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People Top 5
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PEOPLE Top 5 are the most-viewed stories on the site over the past three days, updated every 60 minutes
- May 17, 1976
- Vol. 5
- No. 19
A Howard Hughes Heir? Melvin Dummar Tries to Convince Himself—and Others—that His Good Fortune Is Real
In support of his claim to the money, Dummar recounts an incident in 1968. While driving from his home in Gabbs, Nev. to Las Vegas, he says, he had pulled off the road to relieve himself and spotted a bleeding, bedraggled old man. "I helped him into my car," Dummar recounts, "and on the way to Las Vegas he kept telling me he was Howard Hughes, but I thought he was an old wino. He kept asking me how I was fixed for money, so I thought he needed some. I gave him a quarter."
Dummar, one of 10 children, is the son of a now-retired government worker who lived in Long Beach, Calif. Dummar attended Long Beach City College, dropped out of school to get married and served two years as an Air Force medical corpsman. Later he drove a milk truck in California, then worked for a mining operation in Gabbs. Divorced, he now lives with his second wife, Bonnie, and four of their five children. He recently resumed his studies at Weber State College in Utah and hopes to become a lawyer. Initially jubilant about his purported inheritance, he later began entertaining misgivings. "Sometimes you dream of something like this happening to you," he told Salt Lake City reporter Clark Lobb. "But in the dreams everything turns out all right. Now I just don't know. I guess I'm the poorest rich man in the world. I can't believe I'm going to get the money."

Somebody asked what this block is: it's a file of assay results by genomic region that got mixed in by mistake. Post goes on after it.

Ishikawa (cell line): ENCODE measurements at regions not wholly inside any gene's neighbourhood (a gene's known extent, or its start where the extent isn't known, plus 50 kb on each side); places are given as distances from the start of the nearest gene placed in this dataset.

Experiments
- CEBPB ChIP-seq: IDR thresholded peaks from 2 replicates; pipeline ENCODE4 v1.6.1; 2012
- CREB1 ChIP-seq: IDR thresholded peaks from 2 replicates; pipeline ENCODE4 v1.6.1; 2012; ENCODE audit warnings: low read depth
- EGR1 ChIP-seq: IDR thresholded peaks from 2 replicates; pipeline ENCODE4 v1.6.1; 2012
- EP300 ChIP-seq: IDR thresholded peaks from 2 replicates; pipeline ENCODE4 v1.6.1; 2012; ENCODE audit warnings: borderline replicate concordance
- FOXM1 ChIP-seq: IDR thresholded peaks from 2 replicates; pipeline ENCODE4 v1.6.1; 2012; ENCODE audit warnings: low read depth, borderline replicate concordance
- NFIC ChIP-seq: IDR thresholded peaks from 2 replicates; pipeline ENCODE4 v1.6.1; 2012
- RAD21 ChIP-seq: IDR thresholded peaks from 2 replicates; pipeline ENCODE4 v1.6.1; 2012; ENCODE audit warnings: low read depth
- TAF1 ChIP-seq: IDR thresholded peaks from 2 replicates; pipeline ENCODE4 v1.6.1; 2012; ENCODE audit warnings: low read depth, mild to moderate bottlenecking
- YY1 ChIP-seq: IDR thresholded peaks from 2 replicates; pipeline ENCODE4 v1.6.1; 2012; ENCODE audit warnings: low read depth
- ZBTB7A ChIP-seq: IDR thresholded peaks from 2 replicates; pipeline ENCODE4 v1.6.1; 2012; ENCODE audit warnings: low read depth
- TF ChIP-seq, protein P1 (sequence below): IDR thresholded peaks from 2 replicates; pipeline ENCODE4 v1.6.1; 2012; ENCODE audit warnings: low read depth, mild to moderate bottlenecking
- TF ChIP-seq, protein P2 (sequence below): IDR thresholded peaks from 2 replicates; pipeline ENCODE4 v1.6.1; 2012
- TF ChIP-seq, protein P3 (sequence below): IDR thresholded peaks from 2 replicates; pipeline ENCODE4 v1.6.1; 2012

Officials of Hughes's Summa Corp., meanwhile, are vigorously investigating both the will and Dummar. "It would have been easy to write this kind of will based on news accounts that have appeared recently," observes one source who is knowledgable about Hughes's movements. "I think Summa can prove that Hughes never left his hotel in 1968 without his aides." Stung when information was released that he had been charged with forging a payroll check in 1968, Dummar now says, "I realize people are going to dig up everything about me from the time I was born. But I am only human. That's all I can say. I was innocent. I was not convicted."
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